We’ve celebrated the book “Eleanor & Park” as well as Rainbow Rowell several times, but recently I realized that we had never actually celebrated the protagonists in this particular feature. How could we have forgotten to write about them as couple? We loved them from the beginning and want to once again remind everyone why they’re such an amazing couple.
Couple: Eleanor Douglas and Park Sheridan from “Eleanor & Park” by Rainbow Rowell
Ages: They are both 16
Who Are They? Eleanor is a new girl at school. She has red hair, a curvier than usual body, and a eclectic style. in clothes. The oldest of five children, she lives with her mother, step-father and little siblings. Eleanor’s family is poor, so she has few material possessions. She has a keen mind, a curiosity about literature, music, comics, and art, and a guarded heart she shares with very few people. An outcast at school, she has to endure a lot of teasing, like the daily taunt of “Big Red.”
Park has lived in the same Omaha neighborhood his whole life, but he feels like an outsider due to his mixed heritage. He is half Irish-American and half Korean (his parents met when his father was stationed in Korea) and struggles with the fact that he looks much more Asian (he’s compact and lean) than his huge little brother. A comic book aficionado, Park loves new wave music, movies, and graphic novels. He has one brother and a stable family life that contrasts Eleanor’s difficult, dysfunctional family.
Why Do We Love Them: Rowell unfolds Eleanor and Park’s story slowly. First, Eleanor is the new, weird girl who gets on the bus and has nowhere else to sit until Park literally curses at her to take a seat next to him. The beauty of their relationship is that at first they don’t even talk to each other. It’s a slow, slow burn that begins when Eleanor starts looking at his comic books, reading them over his shoulder and eventually borrowing them to read at home. They also listen to his music together, starting with The Smiths’ “How Soon Is Now.” Once they make a connection through pop culture, they can’t wait to see each other on the bus. They become each other’s sanctuary, secret-keeper, truth-teller, and as Eleanor calls Park, a “champion.”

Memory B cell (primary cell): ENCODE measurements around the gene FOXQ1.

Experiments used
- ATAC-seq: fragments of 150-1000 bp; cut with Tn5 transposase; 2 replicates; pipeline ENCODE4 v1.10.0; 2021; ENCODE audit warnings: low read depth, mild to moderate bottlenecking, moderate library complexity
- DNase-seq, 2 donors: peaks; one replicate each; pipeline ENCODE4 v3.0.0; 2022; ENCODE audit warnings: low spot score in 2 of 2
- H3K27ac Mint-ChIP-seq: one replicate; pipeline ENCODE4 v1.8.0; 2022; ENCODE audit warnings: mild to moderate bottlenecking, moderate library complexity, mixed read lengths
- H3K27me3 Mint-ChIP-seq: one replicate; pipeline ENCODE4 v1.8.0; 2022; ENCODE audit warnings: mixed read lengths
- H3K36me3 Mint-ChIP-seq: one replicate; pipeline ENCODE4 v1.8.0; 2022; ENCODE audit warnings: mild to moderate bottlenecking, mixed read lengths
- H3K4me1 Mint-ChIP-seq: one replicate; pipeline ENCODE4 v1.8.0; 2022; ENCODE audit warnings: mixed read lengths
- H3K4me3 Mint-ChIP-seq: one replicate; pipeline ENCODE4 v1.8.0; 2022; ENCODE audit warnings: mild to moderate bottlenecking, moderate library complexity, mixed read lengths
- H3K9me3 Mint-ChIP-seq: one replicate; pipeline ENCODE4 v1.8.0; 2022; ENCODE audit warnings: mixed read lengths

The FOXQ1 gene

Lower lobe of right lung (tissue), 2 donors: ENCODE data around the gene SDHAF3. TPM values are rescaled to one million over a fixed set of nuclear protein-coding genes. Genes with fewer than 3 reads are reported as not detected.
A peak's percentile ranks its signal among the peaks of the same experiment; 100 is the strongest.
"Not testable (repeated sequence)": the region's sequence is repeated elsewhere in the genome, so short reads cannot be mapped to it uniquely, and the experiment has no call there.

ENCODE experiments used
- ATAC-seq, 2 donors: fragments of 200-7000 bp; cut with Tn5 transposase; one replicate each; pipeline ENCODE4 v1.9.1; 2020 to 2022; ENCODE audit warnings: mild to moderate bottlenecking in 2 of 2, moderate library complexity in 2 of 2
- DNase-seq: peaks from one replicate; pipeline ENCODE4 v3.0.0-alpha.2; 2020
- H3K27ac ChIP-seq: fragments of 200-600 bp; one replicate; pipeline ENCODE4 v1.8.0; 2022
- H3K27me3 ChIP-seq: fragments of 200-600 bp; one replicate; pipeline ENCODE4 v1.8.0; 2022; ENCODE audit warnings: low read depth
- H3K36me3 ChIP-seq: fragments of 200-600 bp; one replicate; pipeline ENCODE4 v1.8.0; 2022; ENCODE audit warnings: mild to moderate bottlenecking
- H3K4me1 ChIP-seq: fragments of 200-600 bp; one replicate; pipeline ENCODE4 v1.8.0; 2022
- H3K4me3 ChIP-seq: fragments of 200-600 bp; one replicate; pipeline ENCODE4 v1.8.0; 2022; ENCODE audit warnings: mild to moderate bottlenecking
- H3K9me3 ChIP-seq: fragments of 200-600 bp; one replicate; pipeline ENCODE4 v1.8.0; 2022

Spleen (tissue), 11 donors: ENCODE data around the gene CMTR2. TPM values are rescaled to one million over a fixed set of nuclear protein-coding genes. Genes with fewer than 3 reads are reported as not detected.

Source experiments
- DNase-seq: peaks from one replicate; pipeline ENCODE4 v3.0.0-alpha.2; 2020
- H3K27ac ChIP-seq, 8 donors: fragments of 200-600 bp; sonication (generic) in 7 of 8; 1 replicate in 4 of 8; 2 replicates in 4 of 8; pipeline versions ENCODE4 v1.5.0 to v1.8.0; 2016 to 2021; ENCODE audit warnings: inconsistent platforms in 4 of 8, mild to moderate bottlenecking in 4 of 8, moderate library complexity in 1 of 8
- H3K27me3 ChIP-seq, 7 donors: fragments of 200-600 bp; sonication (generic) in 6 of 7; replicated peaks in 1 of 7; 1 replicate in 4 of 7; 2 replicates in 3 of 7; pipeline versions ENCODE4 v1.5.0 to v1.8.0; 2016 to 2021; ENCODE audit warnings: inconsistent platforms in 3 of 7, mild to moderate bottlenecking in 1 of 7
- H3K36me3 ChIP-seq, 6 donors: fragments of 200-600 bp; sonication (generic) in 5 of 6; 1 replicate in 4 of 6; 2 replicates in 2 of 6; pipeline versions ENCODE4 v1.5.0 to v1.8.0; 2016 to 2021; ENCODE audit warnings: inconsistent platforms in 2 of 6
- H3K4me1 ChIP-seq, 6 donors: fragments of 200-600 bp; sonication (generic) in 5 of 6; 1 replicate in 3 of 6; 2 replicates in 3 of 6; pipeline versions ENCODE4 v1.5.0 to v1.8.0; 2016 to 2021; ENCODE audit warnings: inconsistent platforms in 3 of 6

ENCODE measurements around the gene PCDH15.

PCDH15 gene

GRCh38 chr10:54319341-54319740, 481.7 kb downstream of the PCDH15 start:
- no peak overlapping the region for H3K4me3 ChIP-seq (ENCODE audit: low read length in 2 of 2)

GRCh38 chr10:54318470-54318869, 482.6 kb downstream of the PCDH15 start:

From the beginning, you want Park and Eleanor to be the real thing, even though she is much more skeptical than he is about their future. She’s the practical pessimist who doesn’t think Park could possibly love her as much as she loves him, but after much heartbreak, they deserve the happiness they’ve found, and you NEED them to be together.
Park on Eleanor:
“Eleanor was right. She never looked nice. She looked like art, and art wasn’t supposed to look nice; it was supposed to make you feel something.”
“Holding Eleanor’s hand was like holding a butterfly. Or a heartbeat. Like holding something complete, and completely alive.”
Eleanor on Park:
“I don’t like you, Park,” she said, sounding for a second like she actually meant it. “I…” – her voice nearly disappeared – “think I live for you.”
He closed his eyes and pressed his head back into his pillow.
“I don’t think I even breathe when we’re not together,” she whispered. “Which means, when I see you on Monday morning, it’s been like sixty hours since I’ve taken a breath. That’s probably why I’m so crabby, and why I snap at you. All I do when we’re apart is think about you, and all I do when we’re together is panic. Because every second feels so important. And because I’m so out of control, I can’t help myself. I’m not even mine anymore, I’m yours, and what if you decide that you don’t want me? How could you want me like I want you?”
“Damn, damn, damn,” she said. “I never said why I like you, and now I have to go.”
“That’s okay,” he said.
“It’s because you’re kind,” she said. “And because you get all my jokes…”
“Okay.” He laughed.
“And you’re smarter than I am.”
“I am not.”
“And you look like a protagonist.” She was talking as fast as she could think. “You look like the person who wins in the end. You’re so pretty, and so good. You have magic eyes,” she whispered. “And you make me feel like a cannibal.”
“I have to go.” She leaned over so the receiver was close to the base.
Fan art courtesy of Simini Blocker (left)